Many believe to this day that Senator Atchison was in fact the President of the United States for one day; however, this claim is dismissed by nearly all historians, scholars, and biographers. This originates from the belief by many that the office of the President is vacant until the taking of the oath of office.

The fact is Senator Atchison’s term also ended on March 4th. He was not sworn in for another term, or re-elected President pro tempore of the Senate until March 5th. The U.S. Constitution doesn’t require the President-elect to take the oath of office to hold the office, just to execute the Presidential powers. Senator Atchison never took the oath of office, nor was he asked to, therefore he was never Acting President.

Historians and scholars assert when the outgoing President’s term ends, the President-elect automatically assumes the Presidency. In this case it was confusing because everyone went strictly by the Constitution. Zachary Taylor took the oath of office at noon on Monday March 5, 1849. Constitutionally he in fact became the President at noon on Sunday March 4, 1849. History shows he was inaugurated on March 5th. Confused yet? No wonder people of the time wondered about this. Of course the good people of Missouri, Senator Atchison’s constituents claimed him as the President, at least for one day in 1849.

Atchison was 41 years and 6 months old at the time of the alleged One-Day Presidency, younger than any official President. Theodore Roosevelt, the youngest to serve, was 42 years and 11 months old when sworn in after the assassination of President William McKinley in 1901. John F. Kennedy was the youngest elected at 43 years and 7 months old at his inauguration in 1961.

So officially and legally Senator Atchison was never the President of the United States, however, his gravestone reflects the belief of his supporters that he was history`s only one-day President.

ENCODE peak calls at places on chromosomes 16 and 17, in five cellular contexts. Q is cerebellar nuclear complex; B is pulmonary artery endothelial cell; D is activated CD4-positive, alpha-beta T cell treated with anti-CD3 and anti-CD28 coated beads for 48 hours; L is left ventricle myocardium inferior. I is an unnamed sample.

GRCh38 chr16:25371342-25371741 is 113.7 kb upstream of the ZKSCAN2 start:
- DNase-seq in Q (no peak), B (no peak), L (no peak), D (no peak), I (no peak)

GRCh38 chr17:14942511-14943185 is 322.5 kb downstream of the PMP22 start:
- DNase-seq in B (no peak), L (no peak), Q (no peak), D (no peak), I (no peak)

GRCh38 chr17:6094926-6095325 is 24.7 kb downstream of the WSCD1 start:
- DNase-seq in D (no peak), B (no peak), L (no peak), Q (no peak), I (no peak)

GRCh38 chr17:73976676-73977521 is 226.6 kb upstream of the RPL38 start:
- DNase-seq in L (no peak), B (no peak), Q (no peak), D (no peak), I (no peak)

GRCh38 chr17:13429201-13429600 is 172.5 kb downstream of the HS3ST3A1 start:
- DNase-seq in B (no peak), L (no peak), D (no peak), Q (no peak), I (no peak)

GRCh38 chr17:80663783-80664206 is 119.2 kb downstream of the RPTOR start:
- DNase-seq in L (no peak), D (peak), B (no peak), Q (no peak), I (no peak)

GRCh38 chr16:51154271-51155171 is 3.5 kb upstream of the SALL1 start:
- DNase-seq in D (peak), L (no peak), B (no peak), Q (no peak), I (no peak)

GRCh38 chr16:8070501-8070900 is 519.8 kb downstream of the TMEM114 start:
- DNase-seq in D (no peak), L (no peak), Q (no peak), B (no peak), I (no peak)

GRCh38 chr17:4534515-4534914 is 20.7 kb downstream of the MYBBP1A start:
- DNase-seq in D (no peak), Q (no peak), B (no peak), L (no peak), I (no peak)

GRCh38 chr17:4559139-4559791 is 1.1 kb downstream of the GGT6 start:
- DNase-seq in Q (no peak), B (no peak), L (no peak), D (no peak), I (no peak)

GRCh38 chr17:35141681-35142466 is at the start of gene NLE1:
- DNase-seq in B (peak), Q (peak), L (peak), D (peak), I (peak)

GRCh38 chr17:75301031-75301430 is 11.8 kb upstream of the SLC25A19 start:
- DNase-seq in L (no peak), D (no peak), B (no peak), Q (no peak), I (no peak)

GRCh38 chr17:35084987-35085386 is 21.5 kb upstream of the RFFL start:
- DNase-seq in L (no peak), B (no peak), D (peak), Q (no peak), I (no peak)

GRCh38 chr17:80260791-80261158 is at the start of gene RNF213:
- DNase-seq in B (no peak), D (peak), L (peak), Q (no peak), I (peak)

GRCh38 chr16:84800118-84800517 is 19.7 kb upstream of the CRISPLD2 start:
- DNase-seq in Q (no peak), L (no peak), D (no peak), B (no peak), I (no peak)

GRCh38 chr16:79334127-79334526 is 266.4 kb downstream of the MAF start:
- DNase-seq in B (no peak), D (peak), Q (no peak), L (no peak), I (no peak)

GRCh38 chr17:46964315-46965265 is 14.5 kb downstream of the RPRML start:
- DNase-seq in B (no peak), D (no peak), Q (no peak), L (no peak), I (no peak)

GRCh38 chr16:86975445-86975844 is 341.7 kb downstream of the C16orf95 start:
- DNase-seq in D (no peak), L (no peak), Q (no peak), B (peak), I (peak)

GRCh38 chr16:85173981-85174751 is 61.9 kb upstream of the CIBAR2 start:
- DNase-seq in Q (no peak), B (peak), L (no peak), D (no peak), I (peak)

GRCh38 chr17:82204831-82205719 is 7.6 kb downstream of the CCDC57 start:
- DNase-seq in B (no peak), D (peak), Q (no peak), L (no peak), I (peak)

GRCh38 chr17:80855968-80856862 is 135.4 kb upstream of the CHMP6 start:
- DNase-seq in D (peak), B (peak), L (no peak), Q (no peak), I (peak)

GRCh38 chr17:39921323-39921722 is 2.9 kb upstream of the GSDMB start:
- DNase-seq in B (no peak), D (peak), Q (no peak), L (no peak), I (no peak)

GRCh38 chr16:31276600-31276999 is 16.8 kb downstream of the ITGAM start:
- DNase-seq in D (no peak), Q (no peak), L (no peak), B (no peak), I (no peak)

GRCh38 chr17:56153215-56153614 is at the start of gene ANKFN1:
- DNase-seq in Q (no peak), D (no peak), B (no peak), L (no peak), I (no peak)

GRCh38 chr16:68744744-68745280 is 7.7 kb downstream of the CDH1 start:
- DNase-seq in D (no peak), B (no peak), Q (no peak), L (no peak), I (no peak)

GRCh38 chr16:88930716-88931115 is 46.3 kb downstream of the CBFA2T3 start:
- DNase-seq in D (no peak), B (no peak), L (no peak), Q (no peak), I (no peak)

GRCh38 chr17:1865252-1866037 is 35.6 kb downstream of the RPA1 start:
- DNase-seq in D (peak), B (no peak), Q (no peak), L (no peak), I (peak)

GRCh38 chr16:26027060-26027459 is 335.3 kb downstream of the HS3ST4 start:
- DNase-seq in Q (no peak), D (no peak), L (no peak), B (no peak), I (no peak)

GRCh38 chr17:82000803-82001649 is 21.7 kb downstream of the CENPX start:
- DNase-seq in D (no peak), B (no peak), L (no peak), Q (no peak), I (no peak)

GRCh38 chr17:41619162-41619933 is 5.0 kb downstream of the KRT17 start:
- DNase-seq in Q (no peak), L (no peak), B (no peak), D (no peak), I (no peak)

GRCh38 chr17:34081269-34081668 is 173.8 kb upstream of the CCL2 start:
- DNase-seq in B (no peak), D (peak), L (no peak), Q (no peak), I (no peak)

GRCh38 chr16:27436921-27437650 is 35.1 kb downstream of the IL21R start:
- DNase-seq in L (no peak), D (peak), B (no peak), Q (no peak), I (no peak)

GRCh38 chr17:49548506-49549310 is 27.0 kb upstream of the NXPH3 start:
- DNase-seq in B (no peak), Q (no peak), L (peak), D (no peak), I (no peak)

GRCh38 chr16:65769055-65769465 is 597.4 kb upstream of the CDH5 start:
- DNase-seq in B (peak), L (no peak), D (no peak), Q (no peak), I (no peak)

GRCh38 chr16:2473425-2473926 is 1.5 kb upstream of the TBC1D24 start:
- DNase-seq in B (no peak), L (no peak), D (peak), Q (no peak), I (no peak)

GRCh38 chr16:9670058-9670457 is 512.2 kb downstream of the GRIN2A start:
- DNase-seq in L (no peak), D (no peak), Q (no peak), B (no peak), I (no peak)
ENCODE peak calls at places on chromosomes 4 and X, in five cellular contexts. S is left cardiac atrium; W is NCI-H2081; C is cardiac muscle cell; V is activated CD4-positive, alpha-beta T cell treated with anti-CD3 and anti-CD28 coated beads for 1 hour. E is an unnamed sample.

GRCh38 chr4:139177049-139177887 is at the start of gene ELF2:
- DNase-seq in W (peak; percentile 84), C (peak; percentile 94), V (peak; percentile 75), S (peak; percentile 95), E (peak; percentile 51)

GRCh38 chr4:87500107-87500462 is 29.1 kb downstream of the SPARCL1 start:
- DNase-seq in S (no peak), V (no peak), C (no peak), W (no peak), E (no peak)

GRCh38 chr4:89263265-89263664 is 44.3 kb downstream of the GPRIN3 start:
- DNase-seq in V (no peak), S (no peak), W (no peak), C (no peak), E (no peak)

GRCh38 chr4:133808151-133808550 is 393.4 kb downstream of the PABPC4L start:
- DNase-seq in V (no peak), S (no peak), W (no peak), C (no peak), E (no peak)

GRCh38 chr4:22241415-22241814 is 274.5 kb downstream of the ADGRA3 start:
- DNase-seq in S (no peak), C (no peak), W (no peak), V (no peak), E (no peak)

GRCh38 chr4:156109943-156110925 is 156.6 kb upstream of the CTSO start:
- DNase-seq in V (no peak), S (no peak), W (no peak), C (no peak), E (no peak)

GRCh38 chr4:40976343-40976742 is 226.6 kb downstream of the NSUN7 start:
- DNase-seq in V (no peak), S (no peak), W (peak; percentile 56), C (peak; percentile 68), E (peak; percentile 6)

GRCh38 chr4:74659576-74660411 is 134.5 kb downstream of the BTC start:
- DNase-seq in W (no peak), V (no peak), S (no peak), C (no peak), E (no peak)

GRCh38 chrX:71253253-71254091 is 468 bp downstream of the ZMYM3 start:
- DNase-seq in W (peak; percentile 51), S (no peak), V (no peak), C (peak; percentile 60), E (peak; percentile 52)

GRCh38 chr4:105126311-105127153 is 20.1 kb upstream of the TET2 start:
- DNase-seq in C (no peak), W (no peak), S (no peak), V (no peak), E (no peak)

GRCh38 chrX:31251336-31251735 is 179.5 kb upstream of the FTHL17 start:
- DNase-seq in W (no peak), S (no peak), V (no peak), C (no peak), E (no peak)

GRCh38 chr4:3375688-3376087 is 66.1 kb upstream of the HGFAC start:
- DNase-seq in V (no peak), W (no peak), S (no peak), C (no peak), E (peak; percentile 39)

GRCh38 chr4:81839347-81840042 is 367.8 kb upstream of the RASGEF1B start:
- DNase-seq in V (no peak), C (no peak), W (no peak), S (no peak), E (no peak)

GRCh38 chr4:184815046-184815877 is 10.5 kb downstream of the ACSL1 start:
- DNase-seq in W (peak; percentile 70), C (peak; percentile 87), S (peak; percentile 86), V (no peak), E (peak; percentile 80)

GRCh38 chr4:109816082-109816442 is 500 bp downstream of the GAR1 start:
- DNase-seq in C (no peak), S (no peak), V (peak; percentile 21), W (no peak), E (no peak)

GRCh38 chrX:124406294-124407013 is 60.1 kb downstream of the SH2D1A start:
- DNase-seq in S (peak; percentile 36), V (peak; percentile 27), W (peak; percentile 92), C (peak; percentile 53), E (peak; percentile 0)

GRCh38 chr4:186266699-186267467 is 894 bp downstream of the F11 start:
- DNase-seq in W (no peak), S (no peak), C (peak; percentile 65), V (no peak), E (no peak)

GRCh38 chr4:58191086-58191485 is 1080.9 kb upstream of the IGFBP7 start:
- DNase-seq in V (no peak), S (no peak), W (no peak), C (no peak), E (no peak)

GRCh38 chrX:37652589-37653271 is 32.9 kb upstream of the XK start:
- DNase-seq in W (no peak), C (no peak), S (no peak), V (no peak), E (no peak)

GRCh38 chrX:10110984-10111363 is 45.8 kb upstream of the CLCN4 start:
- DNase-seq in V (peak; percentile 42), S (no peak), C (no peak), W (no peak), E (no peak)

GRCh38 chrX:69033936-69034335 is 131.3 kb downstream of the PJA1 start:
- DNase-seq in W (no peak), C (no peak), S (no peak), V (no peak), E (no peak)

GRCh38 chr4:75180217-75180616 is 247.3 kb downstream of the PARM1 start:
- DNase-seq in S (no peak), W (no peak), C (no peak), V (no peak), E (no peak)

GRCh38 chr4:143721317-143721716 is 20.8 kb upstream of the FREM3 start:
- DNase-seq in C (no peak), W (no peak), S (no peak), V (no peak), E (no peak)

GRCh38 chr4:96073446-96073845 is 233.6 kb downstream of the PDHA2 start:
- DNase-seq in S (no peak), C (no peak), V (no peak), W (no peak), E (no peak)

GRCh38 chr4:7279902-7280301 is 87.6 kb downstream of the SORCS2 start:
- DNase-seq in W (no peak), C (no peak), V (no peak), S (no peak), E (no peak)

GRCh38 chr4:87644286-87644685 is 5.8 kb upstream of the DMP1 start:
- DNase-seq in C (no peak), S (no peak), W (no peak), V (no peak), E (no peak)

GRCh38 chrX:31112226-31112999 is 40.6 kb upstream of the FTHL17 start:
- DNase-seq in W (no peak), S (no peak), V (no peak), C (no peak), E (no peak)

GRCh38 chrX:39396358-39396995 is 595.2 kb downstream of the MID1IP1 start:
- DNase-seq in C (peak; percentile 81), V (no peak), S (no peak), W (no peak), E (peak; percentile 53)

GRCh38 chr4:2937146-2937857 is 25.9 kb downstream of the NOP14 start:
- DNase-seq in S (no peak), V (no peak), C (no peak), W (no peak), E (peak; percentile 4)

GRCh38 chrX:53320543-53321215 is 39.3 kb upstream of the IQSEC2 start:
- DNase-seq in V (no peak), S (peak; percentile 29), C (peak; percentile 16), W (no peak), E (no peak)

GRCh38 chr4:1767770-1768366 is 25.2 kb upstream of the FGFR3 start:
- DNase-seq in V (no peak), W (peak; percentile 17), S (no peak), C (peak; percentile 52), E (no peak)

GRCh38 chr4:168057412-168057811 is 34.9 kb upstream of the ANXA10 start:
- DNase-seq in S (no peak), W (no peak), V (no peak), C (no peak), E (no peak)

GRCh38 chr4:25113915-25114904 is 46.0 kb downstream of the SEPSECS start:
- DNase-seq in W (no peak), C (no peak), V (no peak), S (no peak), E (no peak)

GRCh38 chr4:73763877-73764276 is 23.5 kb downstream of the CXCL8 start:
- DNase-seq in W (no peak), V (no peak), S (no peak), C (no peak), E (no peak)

Grave-Atchison_David_Rice_-_Plattsburg_MO_3

Grave of Senator Atchison/see photo credits below.

(By The original uploader was AmericanCentury21 at English Wikipedia – Transferred from en.wikipedia to Commons., CC BY-SA 3.0, https://commons.wikimedia.org/w/index.php?curid=267600)


Canada-US Relations: One Canadian`s view.

January 31, 2016
Vanceboro-Me-AerialView

US-Canada border Vanceboro, Maine and St. Croix, New Brunswick. US to left.

God here we go again Americans are worried about Canada allowing so many Syrian refugees into our country right next door to them. My American friends Canada is an independent country capable of managing our own affairs. We are concerned about terrorism and security the same as you are.

Let me make one thing crystal clear to my American friends and neighbours. Contrary to what the fearmongers in your country preach the 9/11 terrorists did NOT enter the United States of American via Canada. They arrived via Boston’s Logan International Airport right under the noses of your security. Read that again okay just so you get it.

Canada has been America’s steadfast ally through World War I, World War II, the Korean War, the Cold War and Afghanistan. Our servicemen and women have died fighting alongside your forces. Our Canadian embassy in Iran rescued Americans during the Iranian crisis or the 1970s. Watch the movie Argo we saved your asses.